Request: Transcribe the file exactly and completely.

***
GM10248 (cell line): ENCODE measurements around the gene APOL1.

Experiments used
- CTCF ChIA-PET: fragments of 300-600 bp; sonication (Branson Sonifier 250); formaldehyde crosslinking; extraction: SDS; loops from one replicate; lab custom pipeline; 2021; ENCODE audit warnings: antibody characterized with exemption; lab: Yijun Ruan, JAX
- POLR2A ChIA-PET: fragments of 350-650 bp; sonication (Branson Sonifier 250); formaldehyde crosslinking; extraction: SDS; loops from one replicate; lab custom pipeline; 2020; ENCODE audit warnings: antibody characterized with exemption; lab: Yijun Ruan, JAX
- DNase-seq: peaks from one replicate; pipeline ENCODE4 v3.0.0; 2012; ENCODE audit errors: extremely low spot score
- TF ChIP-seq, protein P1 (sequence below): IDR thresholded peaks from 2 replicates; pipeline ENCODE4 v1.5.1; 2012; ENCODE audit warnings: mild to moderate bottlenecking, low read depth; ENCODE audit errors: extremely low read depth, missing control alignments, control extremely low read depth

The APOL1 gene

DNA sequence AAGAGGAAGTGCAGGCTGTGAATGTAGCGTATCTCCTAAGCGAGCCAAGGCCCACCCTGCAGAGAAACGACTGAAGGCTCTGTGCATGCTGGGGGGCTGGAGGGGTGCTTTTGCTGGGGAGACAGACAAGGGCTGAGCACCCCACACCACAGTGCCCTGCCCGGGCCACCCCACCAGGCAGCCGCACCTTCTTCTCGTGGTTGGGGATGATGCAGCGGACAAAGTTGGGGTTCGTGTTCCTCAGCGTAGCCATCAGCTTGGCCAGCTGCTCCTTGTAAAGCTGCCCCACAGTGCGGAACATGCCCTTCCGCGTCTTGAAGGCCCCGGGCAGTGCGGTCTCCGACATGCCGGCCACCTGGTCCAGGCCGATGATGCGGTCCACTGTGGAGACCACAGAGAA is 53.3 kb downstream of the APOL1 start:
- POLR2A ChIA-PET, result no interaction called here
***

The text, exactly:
GM10248 (cell line): ENCODE measurements around the gene APOL1.

Experiments used
- CTCF ChIA-PET: fragments of 300-600 bp; sonication (Branson Sonifier 250); formaldehyde crosslinking; extraction: SDS; loops from one replicate; lab custom pipeline; 2021; ENCODE audit warnings: antibody characterized with exemption; lab: Yijun Ruan, JAX
- POLR2A ChIA-PET: fragments of 350-650 bp; sonication (Branson Sonifier 250); formaldehyde crosslinking; extraction: SDS; loops from one replicate; lab custom pipeline; 2020; ENCODE audit warnings: antibody characterized with exemption; lab: Yijun Ruan, JAX
- DNase-seq: peaks from one replicate; pipeline ENCODE4 v3.0.0; 2012; ENCODE audit errors: extremely low spot score
- TF ChIP-seq, protein P1 (sequence below): IDR thresholded peaks from 2 replicates; pipeline ENCODE4 v1.5.1; 2012; ENCODE audit warnings: mild to moderate bottlenecking, low read depth; ENCODE audit errors: extremely low read depth, missing control alignments, control extremely low read depth

The APOL1 gene

DNA sequence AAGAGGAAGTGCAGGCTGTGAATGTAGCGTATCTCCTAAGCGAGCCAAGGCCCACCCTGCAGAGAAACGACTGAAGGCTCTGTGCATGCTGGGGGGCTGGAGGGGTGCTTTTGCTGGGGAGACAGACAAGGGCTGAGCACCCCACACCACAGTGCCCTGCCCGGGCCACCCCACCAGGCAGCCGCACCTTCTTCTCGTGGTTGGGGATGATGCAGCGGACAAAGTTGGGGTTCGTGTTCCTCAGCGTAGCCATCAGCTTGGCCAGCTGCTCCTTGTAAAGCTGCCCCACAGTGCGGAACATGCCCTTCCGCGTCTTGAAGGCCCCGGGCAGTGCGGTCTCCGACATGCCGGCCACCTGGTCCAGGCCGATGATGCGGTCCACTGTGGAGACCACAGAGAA is 53.3 kb downstream of the APOL1 start:
- POLR2A ChIA-PET, result no interaction called here